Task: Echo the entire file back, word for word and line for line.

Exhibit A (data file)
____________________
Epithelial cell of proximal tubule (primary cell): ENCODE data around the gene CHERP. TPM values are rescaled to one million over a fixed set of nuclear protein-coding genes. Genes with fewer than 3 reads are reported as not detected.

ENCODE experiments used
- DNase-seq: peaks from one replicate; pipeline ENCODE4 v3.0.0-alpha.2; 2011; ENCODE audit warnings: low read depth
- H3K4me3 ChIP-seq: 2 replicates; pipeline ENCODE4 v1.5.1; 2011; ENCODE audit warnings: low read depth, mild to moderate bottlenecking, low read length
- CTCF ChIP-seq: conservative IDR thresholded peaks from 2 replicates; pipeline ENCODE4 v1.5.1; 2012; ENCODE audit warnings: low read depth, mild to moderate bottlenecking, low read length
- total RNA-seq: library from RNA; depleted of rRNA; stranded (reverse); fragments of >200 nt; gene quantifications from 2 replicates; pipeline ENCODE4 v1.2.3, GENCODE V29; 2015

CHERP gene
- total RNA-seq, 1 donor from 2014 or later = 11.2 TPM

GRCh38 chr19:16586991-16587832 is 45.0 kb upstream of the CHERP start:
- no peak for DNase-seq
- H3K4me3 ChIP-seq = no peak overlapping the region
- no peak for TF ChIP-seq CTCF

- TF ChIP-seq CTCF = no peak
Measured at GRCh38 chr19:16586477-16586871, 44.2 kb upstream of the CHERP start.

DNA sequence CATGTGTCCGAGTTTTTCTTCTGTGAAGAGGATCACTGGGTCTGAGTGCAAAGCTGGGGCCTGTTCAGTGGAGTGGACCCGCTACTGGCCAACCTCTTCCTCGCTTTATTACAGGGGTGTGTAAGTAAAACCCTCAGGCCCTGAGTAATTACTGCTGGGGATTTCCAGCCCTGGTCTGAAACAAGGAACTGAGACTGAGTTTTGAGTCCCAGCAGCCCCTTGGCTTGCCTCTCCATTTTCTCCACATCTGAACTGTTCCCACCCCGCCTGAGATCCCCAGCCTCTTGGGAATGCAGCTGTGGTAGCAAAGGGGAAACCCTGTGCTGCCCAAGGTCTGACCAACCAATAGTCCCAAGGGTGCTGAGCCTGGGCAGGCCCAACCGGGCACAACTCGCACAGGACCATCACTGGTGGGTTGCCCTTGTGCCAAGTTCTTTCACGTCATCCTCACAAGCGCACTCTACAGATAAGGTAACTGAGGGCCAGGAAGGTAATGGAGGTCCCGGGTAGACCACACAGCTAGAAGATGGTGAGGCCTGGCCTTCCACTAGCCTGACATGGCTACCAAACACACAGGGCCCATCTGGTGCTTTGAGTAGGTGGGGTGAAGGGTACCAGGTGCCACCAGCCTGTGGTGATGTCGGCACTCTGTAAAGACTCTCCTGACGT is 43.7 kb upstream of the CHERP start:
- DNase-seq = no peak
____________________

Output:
Epithelial cell of proximal tubule (primary cell): ENCODE data around the gene CHERP. TPM values are rescaled to one million over a fixed set of nuclear protein-coding genes. Genes with fewer than 3 reads are reported as not detected.

ENCODE experiments used
- DNase-seq: peaks from one replicate; pipeline ENCODE4 v3.0.0-alpha.2; 2011; ENCODE audit warnings: low read depth
- H3K4me3 ChIP-seq: 2 replicates; pipeline ENCODE4 v1.5.1; 2011; ENCODE audit warnings: low read depth, mild to moderate bottlenecking, low read length
- CTCF ChIP-seq: conservative IDR thresholded peaks from 2 replicates; pipeline ENCODE4 v1.5.1; 2012; ENCODE audit warnings: low read depth, mild to moderate bottlenecking, low read length
- total RNA-seq: library from RNA; depleted of rRNA; stranded (reverse); fragments of >200 nt; gene quantifications from 2 replicates; pipeline ENCODE4 v1.2.3, GENCODE V29; 2015

CHERP gene
- total RNA-seq, 1 donor from 2014 or later = 11.2 TPM

GRCh38 chr19:16586991-16587832 is 45.0 kb upstream of the CHERP start:
- no peak for DNase-seq
- H3K4me3 ChIP-seq = no peak overlapping the region
- no peak for TF ChIP-seq CTCF

- TF ChIP-seq CTCF = no peak
Measured at GRCh38 chr19:16586477-16586871, 44.2 kb upstream of the CHERP start.

DNA sequence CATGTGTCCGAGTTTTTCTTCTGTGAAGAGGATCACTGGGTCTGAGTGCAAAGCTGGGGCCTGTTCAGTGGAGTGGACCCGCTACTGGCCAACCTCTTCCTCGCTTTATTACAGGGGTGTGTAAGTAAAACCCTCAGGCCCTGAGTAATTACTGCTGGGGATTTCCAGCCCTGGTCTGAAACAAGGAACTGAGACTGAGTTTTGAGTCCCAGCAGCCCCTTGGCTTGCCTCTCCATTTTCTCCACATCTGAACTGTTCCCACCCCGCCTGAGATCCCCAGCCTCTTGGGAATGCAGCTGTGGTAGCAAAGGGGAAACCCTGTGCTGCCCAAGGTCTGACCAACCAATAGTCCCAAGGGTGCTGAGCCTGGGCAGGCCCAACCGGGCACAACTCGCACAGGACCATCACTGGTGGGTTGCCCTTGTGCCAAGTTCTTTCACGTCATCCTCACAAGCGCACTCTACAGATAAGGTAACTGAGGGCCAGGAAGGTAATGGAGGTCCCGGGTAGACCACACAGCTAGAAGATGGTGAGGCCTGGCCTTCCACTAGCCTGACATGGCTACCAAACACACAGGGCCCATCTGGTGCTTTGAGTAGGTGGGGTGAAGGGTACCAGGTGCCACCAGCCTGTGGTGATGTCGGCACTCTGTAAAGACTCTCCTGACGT is 43.7 kb upstream of the CHERP start:
- DNase-seq = no peak